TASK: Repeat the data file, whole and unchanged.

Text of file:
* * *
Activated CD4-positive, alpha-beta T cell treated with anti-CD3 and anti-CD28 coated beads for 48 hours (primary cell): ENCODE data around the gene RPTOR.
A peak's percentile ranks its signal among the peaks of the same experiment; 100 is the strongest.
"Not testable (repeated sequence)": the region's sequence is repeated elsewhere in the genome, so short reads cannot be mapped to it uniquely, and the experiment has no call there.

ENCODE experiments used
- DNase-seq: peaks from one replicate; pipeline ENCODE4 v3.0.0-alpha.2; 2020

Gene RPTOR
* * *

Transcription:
Activated CD4-positive, alpha-beta T cell treated with anti-CD3 and anti-CD28 coated beads for 48 hours (primary cell): ENCODE data around the gene RPTOR.
A peak's percentile ranks its signal among the peaks of the same experiment; 100 is the strongest.
"Not testable (repeated sequence)": the region's sequence is repeated elsewhere in the genome, so short reads cannot be mapped to it uniquely, and the experiment has no call there.

ENCODE experiments used
- DNase-seq: peaks from one replicate; pipeline ENCODE4 v3.0.0-alpha.2; 2020

Gene RPTOR